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Duke Orthopaedics
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Wheeless' Textbook of Orthopaedics

Deltoid Ligament 



- See: Deltoid Ligament Injuries due to Ankle Fractures

- Anatomy and Function:
    - medial side of ankle is stabilized by deltoid ligament, which always has: tibionavicular, tibiospring, and deep posterior tibiotalar ligaments
    - superficial deltoid:
           - originates from anterior & inferior aspects of medial malleolus fanning out & sending 3 bands to navicular and along plantar
                     calcaneonavicular (spring) ligament, to sustenaculum tali of calcaneus, & to medial tubercle;
           - superficial deltoid lig primarily resists eversion of hindfoot;
           - tibionavicular portion suspends spring lig & prevents inward displacement of head of talus, while tibiocalcaneal portion
                     prevents valgus displacement.
           - superficial deltoid is also partially covered by tendon sheaths & crural fascia;
    - deep deltoid ligament:
           - originates on posterior border of anterior colliculus, intercollicular groove, & posterior colliculus;
           - it is oriented transversely & inserts into entire nonarticular surface of medial talus;
           - deep deltoid extends function of medial malleolus & prevents lateral displacement of talus & prevents external
                   rotation of the talus;
                   - latter effect is pronounced in plantar flexion, when deep deltoid tends to pull talus into internal rotation;
           - originates from inferior & posterior aspects of medial malleolus and inserts on medial and posteromedial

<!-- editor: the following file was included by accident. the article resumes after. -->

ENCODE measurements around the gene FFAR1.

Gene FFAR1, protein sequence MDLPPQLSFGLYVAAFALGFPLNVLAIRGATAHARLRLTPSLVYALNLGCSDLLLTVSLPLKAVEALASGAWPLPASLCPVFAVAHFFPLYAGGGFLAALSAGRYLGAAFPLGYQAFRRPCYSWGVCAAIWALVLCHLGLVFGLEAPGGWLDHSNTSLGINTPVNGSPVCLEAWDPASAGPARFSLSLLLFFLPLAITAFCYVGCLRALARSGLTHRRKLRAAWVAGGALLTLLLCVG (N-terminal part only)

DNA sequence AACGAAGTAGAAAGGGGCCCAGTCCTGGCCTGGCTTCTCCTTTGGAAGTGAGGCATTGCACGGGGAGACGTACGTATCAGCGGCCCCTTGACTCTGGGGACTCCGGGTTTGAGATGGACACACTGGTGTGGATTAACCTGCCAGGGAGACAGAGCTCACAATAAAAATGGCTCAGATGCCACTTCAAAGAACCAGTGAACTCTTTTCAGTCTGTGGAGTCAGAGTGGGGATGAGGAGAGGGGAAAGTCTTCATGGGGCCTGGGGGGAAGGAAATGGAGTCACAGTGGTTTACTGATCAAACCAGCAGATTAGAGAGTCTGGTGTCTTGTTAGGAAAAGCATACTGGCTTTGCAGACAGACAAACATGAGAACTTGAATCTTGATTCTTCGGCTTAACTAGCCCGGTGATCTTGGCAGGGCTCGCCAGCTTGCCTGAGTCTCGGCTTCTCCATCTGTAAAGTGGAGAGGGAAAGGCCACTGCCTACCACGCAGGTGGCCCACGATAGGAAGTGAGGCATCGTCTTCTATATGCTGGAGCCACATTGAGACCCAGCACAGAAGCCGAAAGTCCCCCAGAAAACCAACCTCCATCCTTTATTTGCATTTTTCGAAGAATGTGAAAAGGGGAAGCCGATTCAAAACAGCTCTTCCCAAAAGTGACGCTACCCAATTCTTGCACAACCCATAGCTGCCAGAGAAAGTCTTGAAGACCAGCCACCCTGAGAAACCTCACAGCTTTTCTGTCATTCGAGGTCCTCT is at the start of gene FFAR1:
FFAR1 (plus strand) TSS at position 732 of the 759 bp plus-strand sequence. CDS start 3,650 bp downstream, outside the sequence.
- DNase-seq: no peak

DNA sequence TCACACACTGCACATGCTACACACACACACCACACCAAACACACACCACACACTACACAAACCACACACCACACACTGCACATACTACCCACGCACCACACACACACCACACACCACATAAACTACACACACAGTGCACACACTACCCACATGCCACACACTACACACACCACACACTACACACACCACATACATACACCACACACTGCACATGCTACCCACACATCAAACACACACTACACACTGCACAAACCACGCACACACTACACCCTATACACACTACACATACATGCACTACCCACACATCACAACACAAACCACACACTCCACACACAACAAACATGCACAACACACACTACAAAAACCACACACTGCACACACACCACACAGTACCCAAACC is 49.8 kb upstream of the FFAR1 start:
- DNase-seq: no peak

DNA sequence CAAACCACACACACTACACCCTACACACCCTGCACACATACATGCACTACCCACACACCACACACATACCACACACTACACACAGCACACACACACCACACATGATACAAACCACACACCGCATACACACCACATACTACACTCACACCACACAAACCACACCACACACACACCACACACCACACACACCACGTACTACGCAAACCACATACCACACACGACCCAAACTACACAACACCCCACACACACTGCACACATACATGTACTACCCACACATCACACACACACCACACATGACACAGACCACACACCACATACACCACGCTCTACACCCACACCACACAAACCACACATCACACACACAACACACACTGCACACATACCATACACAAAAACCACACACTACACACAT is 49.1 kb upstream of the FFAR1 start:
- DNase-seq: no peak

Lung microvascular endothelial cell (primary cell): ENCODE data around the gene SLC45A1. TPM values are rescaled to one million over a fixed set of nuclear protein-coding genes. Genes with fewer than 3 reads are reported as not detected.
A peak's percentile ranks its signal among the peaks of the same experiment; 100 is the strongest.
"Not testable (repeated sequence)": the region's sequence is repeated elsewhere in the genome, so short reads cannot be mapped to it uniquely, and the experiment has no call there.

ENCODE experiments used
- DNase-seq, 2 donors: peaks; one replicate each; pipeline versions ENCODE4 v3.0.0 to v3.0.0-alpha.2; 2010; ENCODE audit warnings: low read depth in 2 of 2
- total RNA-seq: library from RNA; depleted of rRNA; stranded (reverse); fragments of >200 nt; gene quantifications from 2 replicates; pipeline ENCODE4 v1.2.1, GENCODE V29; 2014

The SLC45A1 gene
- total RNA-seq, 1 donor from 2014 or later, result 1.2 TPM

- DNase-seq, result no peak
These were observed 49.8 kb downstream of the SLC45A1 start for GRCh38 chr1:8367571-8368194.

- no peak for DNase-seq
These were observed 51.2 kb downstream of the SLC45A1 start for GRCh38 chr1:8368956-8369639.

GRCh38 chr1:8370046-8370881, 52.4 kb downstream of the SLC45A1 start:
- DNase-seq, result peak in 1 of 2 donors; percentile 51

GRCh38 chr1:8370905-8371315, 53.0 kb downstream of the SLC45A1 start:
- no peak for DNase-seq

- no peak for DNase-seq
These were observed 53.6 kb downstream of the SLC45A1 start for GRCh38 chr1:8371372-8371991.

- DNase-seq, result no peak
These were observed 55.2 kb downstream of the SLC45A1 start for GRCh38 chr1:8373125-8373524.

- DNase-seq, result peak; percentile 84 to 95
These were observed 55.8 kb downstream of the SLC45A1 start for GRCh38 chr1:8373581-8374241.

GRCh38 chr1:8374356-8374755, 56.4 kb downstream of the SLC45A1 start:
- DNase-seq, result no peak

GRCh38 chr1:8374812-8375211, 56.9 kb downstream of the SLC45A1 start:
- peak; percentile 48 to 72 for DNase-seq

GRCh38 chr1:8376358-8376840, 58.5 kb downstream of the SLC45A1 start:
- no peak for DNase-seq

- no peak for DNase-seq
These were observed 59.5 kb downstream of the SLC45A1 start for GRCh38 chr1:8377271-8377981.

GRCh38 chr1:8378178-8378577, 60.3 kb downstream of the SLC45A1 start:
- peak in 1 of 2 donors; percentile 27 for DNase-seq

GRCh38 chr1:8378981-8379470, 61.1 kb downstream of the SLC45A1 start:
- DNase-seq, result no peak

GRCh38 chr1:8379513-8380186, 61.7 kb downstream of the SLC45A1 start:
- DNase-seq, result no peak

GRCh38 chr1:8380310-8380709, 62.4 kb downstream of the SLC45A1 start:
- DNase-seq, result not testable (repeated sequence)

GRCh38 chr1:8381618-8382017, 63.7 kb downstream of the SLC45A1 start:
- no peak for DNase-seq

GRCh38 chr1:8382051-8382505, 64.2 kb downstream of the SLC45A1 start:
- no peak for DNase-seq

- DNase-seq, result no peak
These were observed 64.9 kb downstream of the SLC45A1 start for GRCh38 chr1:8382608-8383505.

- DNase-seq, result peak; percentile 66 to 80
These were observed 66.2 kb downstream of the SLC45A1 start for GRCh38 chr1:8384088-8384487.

aspects of the talus;

- Physical Exam:
    - eversion test;
          - in neutral evaluates superficial deltoid ligament complex;
    - external rotation stress test evaluates syndesmotic ligaments and additionally - the deep deltoid ligament;

- Fractures w/ Deloid Injury:
    - see: deltoid ligament injuries due to ankle fractures
    - in absence of a medial malleolar fracture deltoid ligament may be stretched or torn in all oblique frx of fibula;
    - this ligament prevents posterior tibial tendon from slipping into Ankle Joint;
    - ligament ultimately heals in a lengthen position;
    - these patients are often diagnosed as having chronic deltoid sprains;
    - main problem, however, is lateral talar shift resulting from malunited frx of lateral malleolus or a syndesmotic ligament  injury, which
              widens mortise & produces chronic ankle instability;

- Radiographic Diagnosis of Injury:
    - deloid is usually avulsed from tibial attachment, frequently w/ small flake of bone visible on x-rays;
    - disruption of deltoid ligament can be dxed w/ relative confidence when medial clear space between talus & med malleolus is increased;
    - lateral shift of talus, w/ incr medial joint space ( > 3 mm), but this may be apparent only on stress view or in postcasting films, after swelling has subsided;
    - presence of medial tenderness & > 5 mm of space is seen then there is substantial injury of deltoid ligament;

- Treatment of Deltoid Tear:
    - such injuries should be rxed as bimalleolar frx, w/ ORIF of lateral malleolus;
    - routine exploration of medial side of ankle is not necessary unless there is evidence that portion of deltoid lig has entered joint & is blocking reduction of talus



Fractures of the distal part of the fibula with associated disruption of the deltoid ligament. Treatment without repair of the deltoid ligament.

The deltoid ligament. An evaluation of need for surgical repair.

The medial collateral ligaments of the human ankle joint: anatomical variations.

The effects of sectioning the spring ligament on rearfoot stability and posterior tibial tendon efficiency.

Anatomical reconstruction of the spring ligament using peroneus longus tendon graft

The Ligament Anatomy of the Deltoid Complex of the Ankle: A Qualitative and Quantitative Anatomical Study





Original Text by Clifford R. Wheeless, III, MD.

Last updated by Clifford R. Wheeless, III, MD on Monday, July 28, 2014 8:00 pm